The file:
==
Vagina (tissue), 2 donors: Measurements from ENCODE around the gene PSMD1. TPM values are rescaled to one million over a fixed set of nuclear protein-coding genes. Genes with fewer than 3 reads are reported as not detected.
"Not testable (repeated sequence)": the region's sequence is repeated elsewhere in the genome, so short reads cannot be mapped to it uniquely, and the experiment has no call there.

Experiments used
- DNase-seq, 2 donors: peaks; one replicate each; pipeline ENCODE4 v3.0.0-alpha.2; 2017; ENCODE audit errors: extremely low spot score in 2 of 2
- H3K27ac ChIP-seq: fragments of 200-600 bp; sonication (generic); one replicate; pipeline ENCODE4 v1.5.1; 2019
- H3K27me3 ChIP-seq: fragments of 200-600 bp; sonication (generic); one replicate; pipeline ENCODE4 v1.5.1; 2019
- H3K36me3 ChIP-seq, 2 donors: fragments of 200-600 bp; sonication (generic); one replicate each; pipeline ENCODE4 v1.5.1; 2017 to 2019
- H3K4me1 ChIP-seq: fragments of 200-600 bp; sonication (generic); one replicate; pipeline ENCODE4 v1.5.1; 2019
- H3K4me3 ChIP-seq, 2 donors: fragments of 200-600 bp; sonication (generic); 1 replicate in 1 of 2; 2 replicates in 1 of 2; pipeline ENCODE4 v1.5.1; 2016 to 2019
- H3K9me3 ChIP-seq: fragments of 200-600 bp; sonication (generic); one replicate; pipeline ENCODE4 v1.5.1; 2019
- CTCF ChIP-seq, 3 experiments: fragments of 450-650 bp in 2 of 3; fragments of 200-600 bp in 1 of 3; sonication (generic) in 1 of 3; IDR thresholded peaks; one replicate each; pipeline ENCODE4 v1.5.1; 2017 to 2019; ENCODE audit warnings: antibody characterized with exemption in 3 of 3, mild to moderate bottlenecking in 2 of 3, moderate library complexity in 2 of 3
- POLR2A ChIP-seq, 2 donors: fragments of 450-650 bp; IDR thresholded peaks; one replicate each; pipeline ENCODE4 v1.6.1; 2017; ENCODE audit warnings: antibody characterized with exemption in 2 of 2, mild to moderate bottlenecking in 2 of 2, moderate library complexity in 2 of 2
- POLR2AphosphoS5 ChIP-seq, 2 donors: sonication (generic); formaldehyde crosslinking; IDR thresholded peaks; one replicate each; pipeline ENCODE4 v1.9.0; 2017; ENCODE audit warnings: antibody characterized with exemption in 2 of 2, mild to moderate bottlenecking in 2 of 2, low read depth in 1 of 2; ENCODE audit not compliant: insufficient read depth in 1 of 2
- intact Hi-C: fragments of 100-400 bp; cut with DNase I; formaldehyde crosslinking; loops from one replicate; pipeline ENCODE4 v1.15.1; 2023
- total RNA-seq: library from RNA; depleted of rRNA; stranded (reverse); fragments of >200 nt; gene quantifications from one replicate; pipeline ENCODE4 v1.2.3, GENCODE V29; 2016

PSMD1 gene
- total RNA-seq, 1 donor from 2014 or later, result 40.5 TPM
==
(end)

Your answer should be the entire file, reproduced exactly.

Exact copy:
Vagina (tissue), 2 donors: Measurements from ENCODE around the gene PSMD1. TPM values are rescaled to one million over a fixed set of nuclear protein-coding genes. Genes with fewer than 3 reads are reported as not detected.
"Not testable (repeated sequence)": the region's sequence is repeated elsewhere in the genome, so short reads cannot be mapped to it uniquely, and the experiment has no call there.

Experiments used
- DNase-seq, 2 donors: peaks; one replicate each; pipeline ENCODE4 v3.0.0-alpha.2; 2017; ENCODE audit errors: extremely low spot score in 2 of 2
- H3K27ac ChIP-seq: fragments of 200-600 bp; sonication (generic); one replicate; pipeline ENCODE4 v1.5.1; 2019
- H3K27me3 ChIP-seq: fragments of 200-600 bp; sonication (generic); one replicate; pipeline ENCODE4 v1.5.1; 2019
- H3K36me3 ChIP-seq, 2 donors: fragments of 200-600 bp; sonication (generic); one replicate each; pipeline ENCODE4 v1.5.1; 2017 to 2019
- H3K4me1 ChIP-seq: fragments of 200-600 bp; sonication (generic); one replicate; pipeline ENCODE4 v1.5.1; 2019
- H3K4me3 ChIP-seq, 2 donors: fragments of 200-600 bp; sonication (generic); 1 replicate in 1 of 2; 2 replicates in 1 of 2; pipeline ENCODE4 v1.5.1; 2016 to 2019
- H3K9me3 ChIP-seq: fragments of 200-600 bp; sonication (generic); one replicate; pipeline ENCODE4 v1.5.1; 2019
- CTCF ChIP-seq, 3 experiments: fragments of 450-650 bp in 2 of 3; fragments of 200-600 bp in 1 of 3; sonication (generic) in 1 of 3; IDR thresholded peaks; one replicate each; pipeline ENCODE4 v1.5.1; 2017 to 2019; ENCODE audit warnings: antibody characterized with exemption in 3 of 3, mild to moderate bottlenecking in 2 of 3, moderate library complexity in 2 of 3
- POLR2A ChIP-seq, 2 donors: fragments of 450-650 bp; IDR thresholded peaks; one replicate each; pipeline ENCODE4 v1.6.1; 2017; ENCODE audit warnings: antibody characterized with exemption in 2 of 2, mild to moderate bottlenecking in 2 of 2, moderate library complexity in 2 of 2
- POLR2AphosphoS5 ChIP-seq, 2 donors: sonication (generic); formaldehyde crosslinking; IDR thresholded peaks; one replicate each; pipeline ENCODE4 v1.9.0; 2017; ENCODE audit warnings: antibody characterized with exemption in 2 of 2, mild to moderate bottlenecking in 2 of 2, low read depth in 1 of 2; ENCODE audit not compliant: insufficient read depth in 1 of 2
- intact Hi-C: fragments of 100-400 bp; cut with DNase I; formaldehyde crosslinking; loops from one replicate; pipeline ENCODE4 v1.15.1; 2023
- total RNA-seq: library from RNA; depleted of rRNA; stranded (reverse); fragments of >200 nt; gene quantifications from one replicate; pipeline ENCODE4 v1.2.3, GENCODE V29; 2016

PSMD1 gene
- total RNA-seq, 1 donor from 2014 or later, result 40.5 TPM